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Hallo again to all.

Charles JennensThis Advent III afternoon, we walked in crisp, cold air past Occupy protestors encamped beneath Canadian flags and a banner with the motto Qui transtulit sustinet. Our destination was the annual Advent Messiah singalong at a local church, the only time of which we are aware that hundreds of often quite secular-minded people will pay money to sing holy scripture verbatim for up to two hours at a time. (Most Messiah singalongs do not include all of the oratorio, omitting willy-nilly various recitatives, arias and even choruses that are seasonally unsuited.)

We're not certain how Messiah came to be identified with Advent and Christmas in our part of the world—the first performance in Dublin in 1742 took place in April, and the libretto contains quite as many paschal emphases as nativity-themed texts. It seems that Handel himself believed it a Lenten piece. But a local tradition of communal Messiah singing in December is very much in place, and it wouldn't be a normal Advent for us without it.


Lost on most audiences are the messy internal Anglican politicks behind the composition of the oratorio's libretto by Charles Jennens (1700-1773). Jennens was an Englishman, a bibliophile, and a reclusive melancholic nicknamed 'Suleyman the Magnificent' by his neighbours. He seems to have been regarded as something of an eccentric by those who knew him during his not very successful career at Oxford. History knows him—if it knows him at all—as the brilliant librettist for Handel's Saul, Israel in Egypt, L'Allegro, il Penseroso ed il Moderato, Messiah, and Belshazzar.

He was also—and this is key—a Nonjuror, one of that bright crowd of Anglican men and women whose informed consciences forbade them to participate in the offices and services of their Established Church. Like those other famous Nonjurors Thomas Ken and William Law, Jennens retreated from active participation in national affairs because of his inability to swear religious allegiance to a new king and his successors when an old king and his successors were still alive. The issues involved in what became this schism are arcane to us today, and perhaps they should be. The Nonjurors died out after a few generations as a group with a distinct ecclesiastical organisation outside the main Church of England, although they and their theology continued to thrive in the Episcopal Church of Scotland and in remoter ways in the young Episcopal Church in the United States. Their schism lost its traction, and a stronger and richer communion ensued eventually.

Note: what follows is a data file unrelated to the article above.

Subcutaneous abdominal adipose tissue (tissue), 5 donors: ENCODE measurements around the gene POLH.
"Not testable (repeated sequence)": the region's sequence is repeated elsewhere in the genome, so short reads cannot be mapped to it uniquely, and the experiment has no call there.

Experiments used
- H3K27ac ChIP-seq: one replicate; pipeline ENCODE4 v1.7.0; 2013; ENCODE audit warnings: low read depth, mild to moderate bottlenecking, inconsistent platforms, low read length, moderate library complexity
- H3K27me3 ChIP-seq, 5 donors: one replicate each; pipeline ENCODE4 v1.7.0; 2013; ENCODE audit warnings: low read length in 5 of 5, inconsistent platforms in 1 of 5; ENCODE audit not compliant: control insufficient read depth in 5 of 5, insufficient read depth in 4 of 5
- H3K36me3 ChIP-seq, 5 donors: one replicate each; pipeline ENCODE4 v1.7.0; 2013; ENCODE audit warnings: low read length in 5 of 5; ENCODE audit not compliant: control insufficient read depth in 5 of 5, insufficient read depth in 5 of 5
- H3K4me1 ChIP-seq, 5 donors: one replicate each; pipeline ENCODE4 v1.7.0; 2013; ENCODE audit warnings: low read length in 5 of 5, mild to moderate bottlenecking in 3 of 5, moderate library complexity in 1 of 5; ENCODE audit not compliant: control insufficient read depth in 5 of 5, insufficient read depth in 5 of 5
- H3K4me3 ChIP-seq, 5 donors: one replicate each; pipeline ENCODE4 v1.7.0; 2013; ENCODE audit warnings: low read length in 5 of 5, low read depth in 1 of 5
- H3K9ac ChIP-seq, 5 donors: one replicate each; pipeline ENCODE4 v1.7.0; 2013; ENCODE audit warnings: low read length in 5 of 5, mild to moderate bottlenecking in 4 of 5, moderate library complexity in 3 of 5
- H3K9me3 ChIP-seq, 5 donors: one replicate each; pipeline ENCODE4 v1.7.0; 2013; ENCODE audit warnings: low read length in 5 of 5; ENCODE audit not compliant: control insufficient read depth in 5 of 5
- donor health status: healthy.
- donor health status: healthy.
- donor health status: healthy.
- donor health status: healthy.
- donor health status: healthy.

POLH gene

The fact remains that the enduring evangelical power of Messiah to mark through stirring music the birth, life, death, and resurrection of the Messiah comes from the careful pen of a deeply marginalised Anglican. It comes from a time during which Anglicanism experienced one of its most influential and damaging schisms. Yet the beauty and the converting, moving and inspiring power of Messiah have endured well past the temporary controversies that so consumed the people who created and first performed and listened to it.

Cui bono? Well, lots. Even when Anglicanism is broken, individual Anglicans can and do continue to witness marvellously to the timeless truths of Christianity. Even—perhaps most especially and importantly—when our church structures strain to the breaking point, we retain the ability to act according to our consciences with respect to worship, belonging, creativity, and witness. Those consciences can and do bear fruit in ways 'greater than we can ask or imagine, from generation to generation in the Church and in Christ Jesus for ever and ever'. Jennen's Messiah is our Messiah and the Messiah of hundreds of millions of people who will never darken the door of an Anglican church for formal worship.

And this, friends, is very good news. See you next week.

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11 December 2011

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